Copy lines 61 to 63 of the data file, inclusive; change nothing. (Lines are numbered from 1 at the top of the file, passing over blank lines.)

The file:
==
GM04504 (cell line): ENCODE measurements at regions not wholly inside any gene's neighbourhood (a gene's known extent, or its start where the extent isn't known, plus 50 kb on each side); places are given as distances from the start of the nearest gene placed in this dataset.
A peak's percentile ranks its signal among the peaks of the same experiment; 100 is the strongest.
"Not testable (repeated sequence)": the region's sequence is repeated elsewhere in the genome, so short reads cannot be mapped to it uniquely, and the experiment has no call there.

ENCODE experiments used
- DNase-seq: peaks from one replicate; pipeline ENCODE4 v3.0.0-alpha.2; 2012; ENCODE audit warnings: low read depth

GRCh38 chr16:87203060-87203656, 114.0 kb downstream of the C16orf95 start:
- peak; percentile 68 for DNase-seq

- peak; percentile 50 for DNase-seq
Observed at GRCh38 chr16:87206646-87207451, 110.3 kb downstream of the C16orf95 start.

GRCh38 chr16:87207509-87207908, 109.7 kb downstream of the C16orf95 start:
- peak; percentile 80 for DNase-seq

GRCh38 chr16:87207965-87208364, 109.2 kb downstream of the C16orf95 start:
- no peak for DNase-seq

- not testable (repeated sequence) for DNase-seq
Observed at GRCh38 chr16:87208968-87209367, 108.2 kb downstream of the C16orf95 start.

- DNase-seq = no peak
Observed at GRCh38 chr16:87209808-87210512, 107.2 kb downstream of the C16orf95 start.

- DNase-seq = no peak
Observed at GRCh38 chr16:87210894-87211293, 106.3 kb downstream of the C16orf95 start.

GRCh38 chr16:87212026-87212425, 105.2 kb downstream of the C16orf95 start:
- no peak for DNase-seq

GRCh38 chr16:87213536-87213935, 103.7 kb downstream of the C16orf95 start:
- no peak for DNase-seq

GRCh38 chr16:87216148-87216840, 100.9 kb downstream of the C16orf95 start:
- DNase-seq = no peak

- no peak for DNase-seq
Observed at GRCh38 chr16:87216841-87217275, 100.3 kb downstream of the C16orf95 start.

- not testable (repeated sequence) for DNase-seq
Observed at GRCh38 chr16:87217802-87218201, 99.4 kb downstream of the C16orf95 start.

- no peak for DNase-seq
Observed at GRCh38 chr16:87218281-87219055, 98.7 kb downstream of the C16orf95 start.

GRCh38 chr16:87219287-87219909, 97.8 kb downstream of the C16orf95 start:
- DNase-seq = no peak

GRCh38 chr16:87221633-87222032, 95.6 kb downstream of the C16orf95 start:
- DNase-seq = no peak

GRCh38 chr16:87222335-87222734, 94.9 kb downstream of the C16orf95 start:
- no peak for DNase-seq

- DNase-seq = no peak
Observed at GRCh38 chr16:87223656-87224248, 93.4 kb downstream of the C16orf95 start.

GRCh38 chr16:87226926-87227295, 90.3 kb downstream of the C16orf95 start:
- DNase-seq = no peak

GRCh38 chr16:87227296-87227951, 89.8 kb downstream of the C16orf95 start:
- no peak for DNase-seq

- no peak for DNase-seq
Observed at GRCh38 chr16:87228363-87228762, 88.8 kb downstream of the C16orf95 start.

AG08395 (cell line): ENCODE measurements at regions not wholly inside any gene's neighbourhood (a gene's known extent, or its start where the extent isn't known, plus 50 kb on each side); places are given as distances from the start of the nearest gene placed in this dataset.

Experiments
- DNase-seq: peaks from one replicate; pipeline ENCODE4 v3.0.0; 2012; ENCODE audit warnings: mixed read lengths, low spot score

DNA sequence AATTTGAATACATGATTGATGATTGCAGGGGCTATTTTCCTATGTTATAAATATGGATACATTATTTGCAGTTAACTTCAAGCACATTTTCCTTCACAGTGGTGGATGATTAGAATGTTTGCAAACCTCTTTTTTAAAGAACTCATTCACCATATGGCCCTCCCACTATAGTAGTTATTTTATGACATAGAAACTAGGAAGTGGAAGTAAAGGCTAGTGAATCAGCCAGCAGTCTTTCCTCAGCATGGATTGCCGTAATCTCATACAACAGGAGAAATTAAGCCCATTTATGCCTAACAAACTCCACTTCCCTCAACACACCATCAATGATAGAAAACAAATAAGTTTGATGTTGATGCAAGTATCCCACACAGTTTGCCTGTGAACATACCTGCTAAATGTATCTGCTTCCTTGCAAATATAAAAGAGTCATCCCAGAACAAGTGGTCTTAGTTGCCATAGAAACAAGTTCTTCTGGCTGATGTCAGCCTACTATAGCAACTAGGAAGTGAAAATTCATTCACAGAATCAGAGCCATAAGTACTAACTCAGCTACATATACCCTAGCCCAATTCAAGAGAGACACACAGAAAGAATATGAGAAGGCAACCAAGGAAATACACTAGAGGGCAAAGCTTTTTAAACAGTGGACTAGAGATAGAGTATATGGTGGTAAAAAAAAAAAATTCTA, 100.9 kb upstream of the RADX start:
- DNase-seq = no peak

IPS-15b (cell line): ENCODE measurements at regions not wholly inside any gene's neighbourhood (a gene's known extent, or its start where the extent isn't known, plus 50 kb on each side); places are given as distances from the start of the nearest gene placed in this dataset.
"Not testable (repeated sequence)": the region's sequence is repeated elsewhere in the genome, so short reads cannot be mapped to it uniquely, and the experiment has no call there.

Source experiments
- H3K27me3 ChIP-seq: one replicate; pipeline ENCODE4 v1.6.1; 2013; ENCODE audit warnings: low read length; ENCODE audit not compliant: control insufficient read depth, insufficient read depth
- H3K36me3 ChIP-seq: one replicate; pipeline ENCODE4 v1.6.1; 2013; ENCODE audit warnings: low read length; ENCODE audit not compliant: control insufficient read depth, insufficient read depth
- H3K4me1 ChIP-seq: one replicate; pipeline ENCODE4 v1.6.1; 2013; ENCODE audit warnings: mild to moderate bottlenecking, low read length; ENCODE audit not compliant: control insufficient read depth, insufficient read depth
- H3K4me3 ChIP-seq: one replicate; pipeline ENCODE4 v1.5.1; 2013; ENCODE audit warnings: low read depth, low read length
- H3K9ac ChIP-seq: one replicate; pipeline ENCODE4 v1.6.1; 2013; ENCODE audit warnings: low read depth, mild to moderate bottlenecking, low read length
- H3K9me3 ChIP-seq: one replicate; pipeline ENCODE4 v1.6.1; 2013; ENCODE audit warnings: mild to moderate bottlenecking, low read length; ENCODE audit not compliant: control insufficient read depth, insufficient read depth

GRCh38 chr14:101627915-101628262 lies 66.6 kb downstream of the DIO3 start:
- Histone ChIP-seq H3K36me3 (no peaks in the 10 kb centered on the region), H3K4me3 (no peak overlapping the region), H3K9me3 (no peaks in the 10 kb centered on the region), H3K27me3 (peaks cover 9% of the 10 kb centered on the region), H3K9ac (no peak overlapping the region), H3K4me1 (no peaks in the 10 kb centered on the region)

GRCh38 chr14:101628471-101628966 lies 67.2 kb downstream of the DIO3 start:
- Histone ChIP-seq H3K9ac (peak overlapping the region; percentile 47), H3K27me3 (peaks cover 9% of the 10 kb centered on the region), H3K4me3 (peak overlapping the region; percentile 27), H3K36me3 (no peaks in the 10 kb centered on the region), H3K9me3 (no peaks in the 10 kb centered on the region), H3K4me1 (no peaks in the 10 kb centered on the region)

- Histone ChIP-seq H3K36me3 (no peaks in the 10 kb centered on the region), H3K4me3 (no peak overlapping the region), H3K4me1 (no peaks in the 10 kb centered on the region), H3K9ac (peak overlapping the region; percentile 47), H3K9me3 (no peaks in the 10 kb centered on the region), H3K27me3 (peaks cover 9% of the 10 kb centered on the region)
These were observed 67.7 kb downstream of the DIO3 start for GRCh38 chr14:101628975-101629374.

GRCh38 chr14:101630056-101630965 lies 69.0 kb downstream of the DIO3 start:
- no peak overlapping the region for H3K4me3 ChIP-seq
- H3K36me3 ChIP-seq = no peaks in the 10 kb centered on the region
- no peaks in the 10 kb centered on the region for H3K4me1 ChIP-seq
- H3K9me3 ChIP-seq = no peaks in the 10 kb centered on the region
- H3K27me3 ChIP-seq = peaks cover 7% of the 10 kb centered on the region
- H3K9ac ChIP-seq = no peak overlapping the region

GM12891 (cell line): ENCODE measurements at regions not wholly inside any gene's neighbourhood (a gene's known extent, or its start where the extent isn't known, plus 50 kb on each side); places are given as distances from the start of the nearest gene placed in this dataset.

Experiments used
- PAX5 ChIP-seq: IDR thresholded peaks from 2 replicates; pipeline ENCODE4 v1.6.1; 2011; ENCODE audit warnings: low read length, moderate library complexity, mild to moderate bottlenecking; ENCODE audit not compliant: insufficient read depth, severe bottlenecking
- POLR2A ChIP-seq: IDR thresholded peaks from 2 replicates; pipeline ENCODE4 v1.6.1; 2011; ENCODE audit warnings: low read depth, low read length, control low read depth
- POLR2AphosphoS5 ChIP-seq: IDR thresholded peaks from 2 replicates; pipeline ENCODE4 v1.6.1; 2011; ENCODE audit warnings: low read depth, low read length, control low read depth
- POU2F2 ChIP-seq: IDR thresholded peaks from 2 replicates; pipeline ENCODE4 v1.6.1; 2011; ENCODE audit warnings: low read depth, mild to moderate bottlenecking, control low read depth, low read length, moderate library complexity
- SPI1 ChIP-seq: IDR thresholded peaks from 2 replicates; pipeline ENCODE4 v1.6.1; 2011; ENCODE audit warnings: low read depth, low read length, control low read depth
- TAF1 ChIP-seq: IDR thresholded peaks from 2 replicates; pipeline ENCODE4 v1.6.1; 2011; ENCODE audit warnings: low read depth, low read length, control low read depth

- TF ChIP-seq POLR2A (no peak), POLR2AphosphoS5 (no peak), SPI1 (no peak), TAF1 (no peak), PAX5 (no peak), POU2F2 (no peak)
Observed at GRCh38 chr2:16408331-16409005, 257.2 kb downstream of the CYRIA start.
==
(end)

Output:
- Histone ChIP-seq H3K36me3 (no peaks in the 10 kb centered on the region), H3K4me3 (no peak overlapping the region), H3K9me3 (no peaks in the 10 kb centered on the region), H3K27me3 (peaks cover 9% of the 10 kb centered on the region), H3K9ac (no peak overlapping the region), H3K4me1 (no peaks in the 10 kb centered on the region)

GRCh38 chr14:101628471-101628966 lies 67.2 kb downstream of the DIO3 start:
- Histone ChIP-seq H3K9ac (peak overlapping the region; percentile 47), H3K27me3 (peaks cover 9% of the 10 kb centered on the region), H3K4me3 (peak overlapping the region; percentile 27), H3K36me3 (no peaks in the 10 kb centered on the region), H3K9me3 (no peaks in the 10 kb centered on the region), H3K4me1 (no peaks in the 10 kb centered on the region)